|Adjusted Case Rate per 100,000||> 7||4 to 7||1 to 3.9||< 1||2.6|
|Overall Test Positivity Rate||> 8%||5% to 8%||2% to 4.9%||< 2%||1.4%|
|Equity Quartile Test Positivity Rate||> 8%||≤ 8.0%||≤ 5.2%||≤ 2.1%||2.4%|
The primary changes allowed under the state order as Marin moves into Tier 3:
- Allowed indoors at full capacity: retail establishments; indoor malls; libraries; office space (although continued telework is encouraged)
- Allowed indoors at 50% capacity or 200 people (whichever is fewer): restaurants; museums; places of worship; movie theaters
- Allowed indoors at 25% capacity or 100 people (whichever is fewer): gyms and fitness centers (and can utilize indoor pools); family entertainment centers; wineries; card rooms
- Allowed outdoors only: bars and breweries
A full list of changes to business sector guidelines will be updated to the Marin Recovers website. All open businesses must complete a COVID-19 Site-Specific Protection Plan prior to reopening under Tier 3 restrictions. Guidance for the plan also is found on the Marin Recovers website.
On August 28, the state introduced its Blueprint for a Safer Economy, a four-tier framework by which counties are measured for loosening and tightening restrictions on social activities and business operations. Marin was initially placed in Tier 1, or purple status, and moved to Tier 2 on September 15 as its COVID-19 case figures improved. Sectors of business can progressively open more operations with moves up the list toward the final stage, Tier 4. A county must spend at least 21 days in any tier before advancing to a less restrictive one. As Marin experienced earlier this year, counties have to tighten back up if conditions worsen.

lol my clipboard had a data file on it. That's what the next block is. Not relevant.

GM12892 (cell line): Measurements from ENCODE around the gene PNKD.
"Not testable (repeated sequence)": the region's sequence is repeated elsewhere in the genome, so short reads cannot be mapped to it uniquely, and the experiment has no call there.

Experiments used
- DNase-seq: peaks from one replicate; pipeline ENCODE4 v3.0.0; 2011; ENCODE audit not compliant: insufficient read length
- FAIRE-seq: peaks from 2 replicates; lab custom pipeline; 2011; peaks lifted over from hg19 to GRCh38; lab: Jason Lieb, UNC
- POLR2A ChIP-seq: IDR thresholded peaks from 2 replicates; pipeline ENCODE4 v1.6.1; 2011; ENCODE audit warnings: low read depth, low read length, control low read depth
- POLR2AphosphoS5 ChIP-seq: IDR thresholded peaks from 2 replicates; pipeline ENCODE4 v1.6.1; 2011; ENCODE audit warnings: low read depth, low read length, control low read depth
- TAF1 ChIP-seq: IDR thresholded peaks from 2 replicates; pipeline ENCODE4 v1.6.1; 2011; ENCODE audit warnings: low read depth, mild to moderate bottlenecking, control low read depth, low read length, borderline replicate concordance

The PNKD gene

“We’ve all made sacrifices to get in front of this pandemic in Marin,” said Dr. Matt Willis, Marin’s Public Health Officer. “This progress is a sign of what we can do. But it way too early to let up. Just last week, Marin reached 100 COVID-19 deaths. It’s important to rethink the traditions to gather during the holidays, especially as flu season arrives. Our collective actions over the next few weeks will decide if we can retain this level of reopening.”
With the transition to Tier 3 status, Marin Public Health issued a new risk reduction order, which replaces the shelter-in-place order of May 15. The new order aligns Marin’s restrictions with current State of California public health orders and guidelines.